Consent, Coercion, and Limit

Consent, Coercion, and Limit: The Medieval Origins of Parliamentary Democracy

Arthur P. Monahan
Copyright Date: 1987
Pages: 368
Stable URL: http://www.jstor.org/stable/j.ctt130hgqr
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    Consent, Coercion, and Limit
    Book Description:

    In addition, he deals with the development of these concepts in Roman and canon law and in the practices of the emerging states of France and England and the Italian city-states, as well as considering works in legal and administrative theory and constitutional documents. In each case his interpretations are placed in the wider contexts of developments in law, church, and administrative reform. The result is the first complete study of these three crucial terms as used in the Middle Ages, as well as an excellent summary of work done in a number of specialized fields over the last twenty-five years.

    eISBN: 978-0-7735-6406-0
    Subjects: Political Science
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Table of Contents

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  1. Front Matter (pp. i-vi)
  2. Table of Contents (pp. vii-viii)
  3. Preface (pp. ix-xx)
  4. Abbreviations (pp. xxi-2)
  5. Introduction (pp. 3-15)

    An effort to provide a comprehensive account of the concepts of consent and coercion as employed and understood in medieval political thought is a sufficiently ambitious task as perhaps to have its goal seem foolish, if not unattainable. The quantity of available material is vast and varied;¹ and the areas of relevant and distinguishable expertise, what might be called the topology of the subject, are sufficiently diffuse to daunt even the most foolhardy. The effort can have considerable value nonetheless. It is a truism that those who ignore or forget their history are in large measure doomed to repeat it,...

  6. PART ONE The Early Medieval Period (pp. 16-56)

    In addition to what might be called the particular ambiance of other-worldliness reflected generally in Christian doctrine and derivative directly from the Christian Scriptures, there are individual biblical texts that exhibit a definite attitude towards political matters, if not some form of political thought itself. These texts can be expected to exert an important influence on the thinking of any Christian, for whom their contents in some sense have the authority of divine revelation. The Scriptures possessed an authority that simply could not be gainsaid by a Christian; their contents were accepted as truth, guaranteed by God Himself. Thereby, they...

  7. PART TWO The Twelfth Century (pp. 57-96)

    In the twelfth century one has moved into a much more differentiated set of socio-political conditions than those of the earlier medieval period. Larger-scale political stability occurred more frequently and on a broader geographical scene as efforts got under way towards the centralizing of political authority that was to produce the modern nations of Europe, especially England and France. The conquering Normans had held England since the third quarter of the eleventh century, and were extending royal control across much of the central island. The Capetian dynasty had established itself about the same time in the roughly geographical northern centre...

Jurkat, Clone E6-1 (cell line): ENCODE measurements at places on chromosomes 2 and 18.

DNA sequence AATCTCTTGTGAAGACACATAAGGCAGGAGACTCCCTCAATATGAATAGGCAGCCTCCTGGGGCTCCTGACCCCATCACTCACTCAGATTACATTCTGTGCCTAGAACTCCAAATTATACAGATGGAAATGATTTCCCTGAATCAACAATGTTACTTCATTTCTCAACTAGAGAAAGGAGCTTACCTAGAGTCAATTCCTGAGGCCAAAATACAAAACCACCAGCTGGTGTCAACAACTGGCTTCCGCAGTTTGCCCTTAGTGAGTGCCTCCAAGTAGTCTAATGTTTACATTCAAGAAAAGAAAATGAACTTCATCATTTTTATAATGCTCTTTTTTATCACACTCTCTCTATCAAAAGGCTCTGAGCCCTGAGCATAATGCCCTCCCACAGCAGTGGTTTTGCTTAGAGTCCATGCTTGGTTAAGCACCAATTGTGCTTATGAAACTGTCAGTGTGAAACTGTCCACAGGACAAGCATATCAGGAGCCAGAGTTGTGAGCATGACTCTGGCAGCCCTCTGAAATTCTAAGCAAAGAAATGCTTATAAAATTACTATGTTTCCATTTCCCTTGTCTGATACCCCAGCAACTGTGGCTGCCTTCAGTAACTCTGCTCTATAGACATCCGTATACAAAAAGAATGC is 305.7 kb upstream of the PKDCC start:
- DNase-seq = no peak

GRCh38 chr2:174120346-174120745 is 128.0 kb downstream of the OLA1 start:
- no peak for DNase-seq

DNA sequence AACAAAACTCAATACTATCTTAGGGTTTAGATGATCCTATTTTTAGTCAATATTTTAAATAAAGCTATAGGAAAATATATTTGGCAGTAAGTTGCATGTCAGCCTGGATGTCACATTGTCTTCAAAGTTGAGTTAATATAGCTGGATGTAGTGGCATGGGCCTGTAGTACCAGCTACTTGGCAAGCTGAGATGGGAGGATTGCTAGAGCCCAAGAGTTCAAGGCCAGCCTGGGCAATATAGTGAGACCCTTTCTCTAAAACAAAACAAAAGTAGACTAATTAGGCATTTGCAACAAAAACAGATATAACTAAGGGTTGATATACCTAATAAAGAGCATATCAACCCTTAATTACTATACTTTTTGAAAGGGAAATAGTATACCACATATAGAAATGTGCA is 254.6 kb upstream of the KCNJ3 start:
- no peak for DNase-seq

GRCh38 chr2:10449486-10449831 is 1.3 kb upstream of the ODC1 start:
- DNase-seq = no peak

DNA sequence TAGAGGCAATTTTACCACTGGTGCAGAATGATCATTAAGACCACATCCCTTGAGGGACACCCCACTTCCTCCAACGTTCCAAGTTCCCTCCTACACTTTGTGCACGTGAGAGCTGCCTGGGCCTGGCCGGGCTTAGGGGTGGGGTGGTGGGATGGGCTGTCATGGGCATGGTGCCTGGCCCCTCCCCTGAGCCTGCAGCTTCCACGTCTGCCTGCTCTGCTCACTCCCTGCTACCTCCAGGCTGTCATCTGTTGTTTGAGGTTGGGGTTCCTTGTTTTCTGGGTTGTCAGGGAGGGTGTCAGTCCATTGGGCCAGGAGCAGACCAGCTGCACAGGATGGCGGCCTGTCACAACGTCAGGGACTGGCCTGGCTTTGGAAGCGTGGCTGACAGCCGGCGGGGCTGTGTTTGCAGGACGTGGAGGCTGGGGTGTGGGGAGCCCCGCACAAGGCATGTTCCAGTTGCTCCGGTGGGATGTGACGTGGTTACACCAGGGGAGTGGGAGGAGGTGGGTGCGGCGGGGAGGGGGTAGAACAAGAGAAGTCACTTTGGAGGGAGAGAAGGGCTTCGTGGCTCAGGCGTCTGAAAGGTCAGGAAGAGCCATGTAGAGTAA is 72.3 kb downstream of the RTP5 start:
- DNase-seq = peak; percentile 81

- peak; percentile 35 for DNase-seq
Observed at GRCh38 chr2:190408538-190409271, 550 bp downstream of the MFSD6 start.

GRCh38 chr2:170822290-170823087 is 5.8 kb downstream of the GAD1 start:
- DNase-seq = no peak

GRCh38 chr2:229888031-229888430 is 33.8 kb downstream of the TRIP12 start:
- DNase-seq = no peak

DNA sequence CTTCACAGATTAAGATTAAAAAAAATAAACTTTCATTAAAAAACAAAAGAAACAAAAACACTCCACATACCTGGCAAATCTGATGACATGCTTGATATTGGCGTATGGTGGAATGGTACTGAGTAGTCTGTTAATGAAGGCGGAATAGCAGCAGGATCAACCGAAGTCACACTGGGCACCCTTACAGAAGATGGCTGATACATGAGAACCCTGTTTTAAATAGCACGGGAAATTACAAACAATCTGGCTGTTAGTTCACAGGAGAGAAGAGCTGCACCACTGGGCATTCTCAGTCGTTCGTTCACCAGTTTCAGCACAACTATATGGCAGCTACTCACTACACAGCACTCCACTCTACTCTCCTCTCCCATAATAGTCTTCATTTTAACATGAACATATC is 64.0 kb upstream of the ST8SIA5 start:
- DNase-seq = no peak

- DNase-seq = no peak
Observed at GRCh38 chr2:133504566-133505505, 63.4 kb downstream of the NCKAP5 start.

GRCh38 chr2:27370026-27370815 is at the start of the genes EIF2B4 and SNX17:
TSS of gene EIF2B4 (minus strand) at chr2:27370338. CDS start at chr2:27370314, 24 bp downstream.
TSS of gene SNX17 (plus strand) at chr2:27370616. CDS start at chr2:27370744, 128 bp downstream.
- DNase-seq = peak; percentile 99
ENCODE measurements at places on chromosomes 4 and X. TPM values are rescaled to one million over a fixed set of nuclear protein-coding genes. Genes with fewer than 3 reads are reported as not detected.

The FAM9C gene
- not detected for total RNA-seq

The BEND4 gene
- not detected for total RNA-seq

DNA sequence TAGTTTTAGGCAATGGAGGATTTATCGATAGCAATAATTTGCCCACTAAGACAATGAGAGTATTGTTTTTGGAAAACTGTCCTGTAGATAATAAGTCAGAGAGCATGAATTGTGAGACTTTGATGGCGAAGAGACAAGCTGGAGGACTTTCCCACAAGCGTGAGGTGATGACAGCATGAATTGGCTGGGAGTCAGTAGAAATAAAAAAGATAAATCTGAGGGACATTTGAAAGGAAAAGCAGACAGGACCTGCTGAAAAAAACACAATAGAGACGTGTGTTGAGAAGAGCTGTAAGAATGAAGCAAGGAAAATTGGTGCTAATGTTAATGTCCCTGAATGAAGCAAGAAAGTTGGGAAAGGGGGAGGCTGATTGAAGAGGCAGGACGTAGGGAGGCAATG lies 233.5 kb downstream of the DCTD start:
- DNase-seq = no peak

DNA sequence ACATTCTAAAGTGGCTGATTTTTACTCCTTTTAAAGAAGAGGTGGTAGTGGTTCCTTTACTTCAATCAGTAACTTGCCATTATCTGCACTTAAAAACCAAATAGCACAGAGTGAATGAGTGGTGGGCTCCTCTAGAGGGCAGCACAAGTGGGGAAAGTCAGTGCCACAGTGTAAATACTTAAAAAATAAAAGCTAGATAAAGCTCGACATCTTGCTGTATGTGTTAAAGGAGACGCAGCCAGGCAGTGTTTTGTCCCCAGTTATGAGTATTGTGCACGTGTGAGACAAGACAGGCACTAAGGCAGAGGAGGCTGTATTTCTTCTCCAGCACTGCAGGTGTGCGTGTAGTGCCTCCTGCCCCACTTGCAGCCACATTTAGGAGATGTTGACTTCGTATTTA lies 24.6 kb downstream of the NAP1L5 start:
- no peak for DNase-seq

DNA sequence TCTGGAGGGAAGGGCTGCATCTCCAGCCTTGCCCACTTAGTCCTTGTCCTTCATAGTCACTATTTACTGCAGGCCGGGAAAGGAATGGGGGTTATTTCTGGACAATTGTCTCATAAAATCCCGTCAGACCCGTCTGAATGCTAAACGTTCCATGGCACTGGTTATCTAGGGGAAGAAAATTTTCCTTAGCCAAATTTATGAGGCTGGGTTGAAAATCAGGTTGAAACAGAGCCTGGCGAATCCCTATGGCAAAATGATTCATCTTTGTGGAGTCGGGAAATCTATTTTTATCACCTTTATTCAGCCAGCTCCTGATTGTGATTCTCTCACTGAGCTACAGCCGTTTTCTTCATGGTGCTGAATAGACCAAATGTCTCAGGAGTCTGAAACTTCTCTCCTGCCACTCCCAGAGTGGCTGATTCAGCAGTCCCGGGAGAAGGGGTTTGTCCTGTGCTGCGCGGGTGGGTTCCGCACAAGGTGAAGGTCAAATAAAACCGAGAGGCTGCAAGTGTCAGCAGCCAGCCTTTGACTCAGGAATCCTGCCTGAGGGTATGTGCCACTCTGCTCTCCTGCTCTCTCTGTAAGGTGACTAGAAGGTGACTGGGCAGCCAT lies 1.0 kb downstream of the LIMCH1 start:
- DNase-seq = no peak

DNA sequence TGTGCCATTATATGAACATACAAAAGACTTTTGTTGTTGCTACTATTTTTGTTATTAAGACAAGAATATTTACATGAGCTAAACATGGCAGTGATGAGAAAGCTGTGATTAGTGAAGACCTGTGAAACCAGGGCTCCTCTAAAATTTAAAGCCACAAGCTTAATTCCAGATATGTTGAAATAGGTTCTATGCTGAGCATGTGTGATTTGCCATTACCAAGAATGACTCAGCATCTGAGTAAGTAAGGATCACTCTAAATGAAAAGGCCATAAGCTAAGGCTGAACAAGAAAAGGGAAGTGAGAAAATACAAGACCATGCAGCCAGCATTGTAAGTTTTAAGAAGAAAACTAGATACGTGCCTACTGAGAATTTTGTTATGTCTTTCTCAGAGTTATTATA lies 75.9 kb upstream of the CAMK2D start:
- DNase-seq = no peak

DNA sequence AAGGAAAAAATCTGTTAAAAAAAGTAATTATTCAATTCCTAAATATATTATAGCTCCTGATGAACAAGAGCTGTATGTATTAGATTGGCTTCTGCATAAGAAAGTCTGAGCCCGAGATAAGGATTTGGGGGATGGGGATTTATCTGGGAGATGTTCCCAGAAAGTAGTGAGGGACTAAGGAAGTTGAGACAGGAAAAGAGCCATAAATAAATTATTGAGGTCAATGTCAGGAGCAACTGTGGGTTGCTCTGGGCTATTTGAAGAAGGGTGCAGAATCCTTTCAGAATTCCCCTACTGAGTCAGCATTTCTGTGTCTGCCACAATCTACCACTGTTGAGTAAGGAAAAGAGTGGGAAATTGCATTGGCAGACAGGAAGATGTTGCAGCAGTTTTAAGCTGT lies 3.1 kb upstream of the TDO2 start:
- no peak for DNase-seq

8. PART THREE The Thirteenth Century (pp. 97-205)

    Gratian’sDecretumis only the first example we have seen of the literary products illustrating the growing sophistication in both forms of the law that began to develop in the twelfth century. This development continued apace throughout the next century as well, and had a major influence on the emergence of specific forms of juridical and political structures, especially in England, France, and the city-states of northern Italy.

    New political and legal issues and problems emerged as the increasing complexities of both church and state, and of the relations between the two, reflected the centralizing activities of both ecclesiastical and...

  9. PART FOUR The Fourteenth Century (pp. 206-253)

    The first representative of fourteenth-century political theorists will be considered briefly, because there is little of theoretical or doctrinal interest in his position. Nonetheless, the significance of the political views of Dante Alighieri is not negligible; for they illustrate the traditional medieval approach to popular consent in a particularly concrete and unreflective manner unique among other medieval thinkers. Of course, Dante was not primarily a political theorist, nor was he a medieval academic, as in some sense were most of the other writers examined. Dante was a poet of genius and an impassioned advocate of strongly held and changing personal...

  10. Conclusion (pp. 254-264)

    There is no need to review or summarize the data showing medieval interest in the concepts of consent, coercion, and limit. Several points deserve mention, however, in bringing this investigation to a close. History is a continuum exhibiting few if any gaps in its intellectual fabric, and fewer genuinely creative and novel concepts in the identification and elaboration of basic social forms and institutions. Primordial notions tend to appear early in political theory as basic building blocks for later and more elaborate rational constructions. Often expressed originally in lapidary form, they tend to persist even as they undergo a variety...

  11. Bibliography (pp. 265-326)
  12. Index (pp. 327-345)

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